New Vancouver casino an 'entertainment epicentre'
Downtown Vancouver is getting a new $450-million casino and hotel complex to anchor its new "entertainment epicentre," B.C. Premier Gordon Campbell confirmed on Friday morning.
Campbell made the announcement with David Podmore, the chair of the B.C. Pavilion Corporation, at a news conference at the proposed site for the complex — a parking lot between BC Place and the end of the Cambie Street Bridge.
The casino, which will be similar in size to the River Rock in Richmond, will also include two major hotels, five restaurants, and more than 100,000 square feet of gambling facilities, said Campbell, who called the project a catalyst for development of the area.
The new facility will be run by Las Vegas-based Paragon Gaming, replacing the company's Edgewater Casino in the old B.C. Expo 86 pavilion across the street from the new site.
That location has had troubles with poor access and parking, but the new location is expected to be more easily accessible to the public.
Recapturing Olympic excitement
"During the Olympic Winter Games the streets of Vancouver were alive with the Olympic spirit — and we hope the entertainment complex will help recapture some of that excitement," said Campbell.
The province said Paragon has signed a 70-year lease for the site, but the deal is still subject to municipal approval.
Pending the approval of a re-zoning application by the City of Vancouver, construction is expected to begin in early 2011 and wrap up by 2013.
Next door, work is just beginning on the installation of a new retractable roof on BC Place stadium. That $460-million project is expected to be completed by the summer of 2011.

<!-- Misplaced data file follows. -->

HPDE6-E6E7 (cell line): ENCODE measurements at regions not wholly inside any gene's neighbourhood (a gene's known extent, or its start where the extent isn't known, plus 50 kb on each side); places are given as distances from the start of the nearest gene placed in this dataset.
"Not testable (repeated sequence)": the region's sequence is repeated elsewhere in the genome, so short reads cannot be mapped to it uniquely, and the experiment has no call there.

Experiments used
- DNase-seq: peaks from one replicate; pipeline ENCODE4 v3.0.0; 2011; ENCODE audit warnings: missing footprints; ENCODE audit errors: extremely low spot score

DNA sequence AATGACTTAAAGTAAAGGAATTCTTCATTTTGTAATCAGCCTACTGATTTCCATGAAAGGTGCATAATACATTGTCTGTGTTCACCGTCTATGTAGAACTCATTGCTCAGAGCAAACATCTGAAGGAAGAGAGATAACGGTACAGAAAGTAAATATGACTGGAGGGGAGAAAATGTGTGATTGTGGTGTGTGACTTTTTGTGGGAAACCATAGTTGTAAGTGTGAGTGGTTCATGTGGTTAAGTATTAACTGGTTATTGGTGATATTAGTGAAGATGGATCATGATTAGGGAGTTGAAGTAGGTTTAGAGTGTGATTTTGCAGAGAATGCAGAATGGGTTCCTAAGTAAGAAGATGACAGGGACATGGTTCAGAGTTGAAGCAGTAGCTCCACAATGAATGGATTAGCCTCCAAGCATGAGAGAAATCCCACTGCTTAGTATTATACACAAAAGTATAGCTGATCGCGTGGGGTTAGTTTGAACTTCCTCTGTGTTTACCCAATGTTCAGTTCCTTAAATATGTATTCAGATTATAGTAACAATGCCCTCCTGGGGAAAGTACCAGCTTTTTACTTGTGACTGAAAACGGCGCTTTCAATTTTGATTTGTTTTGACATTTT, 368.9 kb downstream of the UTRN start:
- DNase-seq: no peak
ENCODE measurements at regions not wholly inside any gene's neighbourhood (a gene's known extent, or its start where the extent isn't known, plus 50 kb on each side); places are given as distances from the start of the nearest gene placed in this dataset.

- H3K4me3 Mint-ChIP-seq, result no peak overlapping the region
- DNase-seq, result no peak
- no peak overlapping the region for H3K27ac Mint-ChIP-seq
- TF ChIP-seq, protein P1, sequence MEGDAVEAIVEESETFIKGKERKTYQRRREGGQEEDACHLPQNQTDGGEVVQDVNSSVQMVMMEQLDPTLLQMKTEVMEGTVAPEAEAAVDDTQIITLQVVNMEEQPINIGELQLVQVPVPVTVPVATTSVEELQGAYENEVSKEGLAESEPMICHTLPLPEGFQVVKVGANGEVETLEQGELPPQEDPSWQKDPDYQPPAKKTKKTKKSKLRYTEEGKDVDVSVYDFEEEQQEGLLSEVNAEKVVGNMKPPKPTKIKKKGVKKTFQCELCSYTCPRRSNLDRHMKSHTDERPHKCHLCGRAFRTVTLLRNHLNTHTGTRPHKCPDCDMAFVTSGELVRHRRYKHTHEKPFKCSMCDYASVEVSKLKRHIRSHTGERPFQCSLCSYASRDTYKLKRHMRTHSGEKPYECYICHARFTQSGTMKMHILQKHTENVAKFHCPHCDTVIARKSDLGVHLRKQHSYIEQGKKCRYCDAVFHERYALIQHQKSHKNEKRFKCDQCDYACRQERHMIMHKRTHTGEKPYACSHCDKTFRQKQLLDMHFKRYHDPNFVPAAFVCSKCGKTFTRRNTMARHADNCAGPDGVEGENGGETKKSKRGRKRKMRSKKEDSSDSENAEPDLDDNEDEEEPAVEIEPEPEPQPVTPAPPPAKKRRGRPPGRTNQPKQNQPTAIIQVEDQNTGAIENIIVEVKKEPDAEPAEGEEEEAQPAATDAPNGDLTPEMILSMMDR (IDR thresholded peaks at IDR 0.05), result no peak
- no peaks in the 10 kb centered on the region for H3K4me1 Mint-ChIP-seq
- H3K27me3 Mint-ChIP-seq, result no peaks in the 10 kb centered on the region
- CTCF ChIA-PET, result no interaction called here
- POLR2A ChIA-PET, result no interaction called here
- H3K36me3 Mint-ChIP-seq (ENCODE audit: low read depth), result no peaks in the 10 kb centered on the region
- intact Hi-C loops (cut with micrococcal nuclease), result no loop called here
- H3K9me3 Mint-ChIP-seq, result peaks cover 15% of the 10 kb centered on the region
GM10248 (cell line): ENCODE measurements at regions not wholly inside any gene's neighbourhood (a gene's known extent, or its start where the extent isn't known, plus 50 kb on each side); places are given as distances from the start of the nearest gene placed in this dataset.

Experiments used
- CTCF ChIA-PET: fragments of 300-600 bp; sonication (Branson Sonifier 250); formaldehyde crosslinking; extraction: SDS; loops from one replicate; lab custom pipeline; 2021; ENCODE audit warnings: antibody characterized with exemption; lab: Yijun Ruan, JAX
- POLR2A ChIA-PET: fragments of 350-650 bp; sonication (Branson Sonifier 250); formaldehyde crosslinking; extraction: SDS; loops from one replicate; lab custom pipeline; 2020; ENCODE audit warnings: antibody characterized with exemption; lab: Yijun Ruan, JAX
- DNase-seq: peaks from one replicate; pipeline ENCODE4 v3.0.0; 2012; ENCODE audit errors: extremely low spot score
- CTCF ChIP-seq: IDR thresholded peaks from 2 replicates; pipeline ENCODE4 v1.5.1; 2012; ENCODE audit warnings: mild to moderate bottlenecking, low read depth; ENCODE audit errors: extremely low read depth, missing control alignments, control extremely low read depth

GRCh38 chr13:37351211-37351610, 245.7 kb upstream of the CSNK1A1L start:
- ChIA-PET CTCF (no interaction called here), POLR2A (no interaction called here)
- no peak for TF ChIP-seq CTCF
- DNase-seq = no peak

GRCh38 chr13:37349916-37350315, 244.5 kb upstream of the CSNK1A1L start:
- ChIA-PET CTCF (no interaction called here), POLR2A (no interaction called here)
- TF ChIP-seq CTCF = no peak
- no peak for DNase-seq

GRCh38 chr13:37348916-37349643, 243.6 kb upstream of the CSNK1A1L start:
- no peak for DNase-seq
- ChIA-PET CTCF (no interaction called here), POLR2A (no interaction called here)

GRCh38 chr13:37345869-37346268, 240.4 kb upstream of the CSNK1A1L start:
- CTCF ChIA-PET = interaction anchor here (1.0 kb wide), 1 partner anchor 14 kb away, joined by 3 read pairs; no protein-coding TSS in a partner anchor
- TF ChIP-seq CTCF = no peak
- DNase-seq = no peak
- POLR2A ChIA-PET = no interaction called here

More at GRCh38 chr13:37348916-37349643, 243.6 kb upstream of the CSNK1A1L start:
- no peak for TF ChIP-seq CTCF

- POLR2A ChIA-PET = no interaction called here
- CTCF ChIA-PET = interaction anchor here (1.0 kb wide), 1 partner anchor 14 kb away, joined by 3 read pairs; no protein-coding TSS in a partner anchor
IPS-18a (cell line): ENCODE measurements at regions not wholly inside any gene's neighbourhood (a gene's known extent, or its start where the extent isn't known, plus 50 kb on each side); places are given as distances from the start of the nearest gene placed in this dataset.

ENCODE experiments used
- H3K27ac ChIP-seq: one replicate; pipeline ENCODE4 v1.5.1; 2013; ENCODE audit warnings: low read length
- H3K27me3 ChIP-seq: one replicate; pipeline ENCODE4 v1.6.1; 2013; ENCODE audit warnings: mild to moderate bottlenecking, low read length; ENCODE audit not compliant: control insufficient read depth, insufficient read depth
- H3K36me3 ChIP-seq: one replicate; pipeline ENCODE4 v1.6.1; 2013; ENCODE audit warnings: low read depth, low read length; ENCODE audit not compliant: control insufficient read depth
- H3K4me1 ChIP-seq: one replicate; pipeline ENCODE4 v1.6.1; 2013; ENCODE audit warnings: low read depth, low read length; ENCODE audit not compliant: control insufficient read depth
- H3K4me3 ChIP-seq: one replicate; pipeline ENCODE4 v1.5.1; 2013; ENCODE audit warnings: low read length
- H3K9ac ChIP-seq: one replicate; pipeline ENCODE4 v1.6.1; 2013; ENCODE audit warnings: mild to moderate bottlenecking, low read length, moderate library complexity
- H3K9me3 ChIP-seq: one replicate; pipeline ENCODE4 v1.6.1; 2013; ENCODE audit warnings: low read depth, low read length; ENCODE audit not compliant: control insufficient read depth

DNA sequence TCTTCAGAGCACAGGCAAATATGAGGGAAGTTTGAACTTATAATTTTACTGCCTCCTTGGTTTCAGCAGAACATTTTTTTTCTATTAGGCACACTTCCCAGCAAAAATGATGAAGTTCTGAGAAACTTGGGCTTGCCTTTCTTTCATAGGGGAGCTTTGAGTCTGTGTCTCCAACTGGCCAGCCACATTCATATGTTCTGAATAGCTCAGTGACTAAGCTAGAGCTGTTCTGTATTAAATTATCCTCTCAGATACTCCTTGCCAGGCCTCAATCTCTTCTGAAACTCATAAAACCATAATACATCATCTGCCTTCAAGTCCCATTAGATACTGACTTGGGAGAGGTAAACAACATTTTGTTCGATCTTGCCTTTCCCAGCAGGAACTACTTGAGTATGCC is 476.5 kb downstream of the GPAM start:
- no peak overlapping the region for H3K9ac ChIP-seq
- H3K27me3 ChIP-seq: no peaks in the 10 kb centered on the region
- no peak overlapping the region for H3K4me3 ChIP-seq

City revenues expected to grow
The new casino complex is expected to generate about 3,200 direct jobs during construction, and up to $130 million a year in revenues for the province once it is completed, said Campbell
It is not yet clear how much revenue the City of Vancouver will get from the project, but the city already gets about 10 per cent of the profits from the Edgewater casino and a second casino at Hastings Park, for a total of about $5 million a year.
Coun. David Cadman said the revenue has not turned out to be the jackpot the city was promised, since they pull in roughly half what was originally forecast.
"That's the sizzle in the sell. The reality is quite something else in terms of delivery," he said.
Cadman expects the new casino will bring in much more revenue, but at the expense of other smaller facilities in the Metro Vancouver area.
"We know that Burnaby and the River Rock do much better because of the Las Vegas style," he said, referring to the area's two largest casinos.
Cadman said when the city council originally agreed to allow slot machines in the city the number was capped at a few 100, but the new facility is expected to have space for 1,000.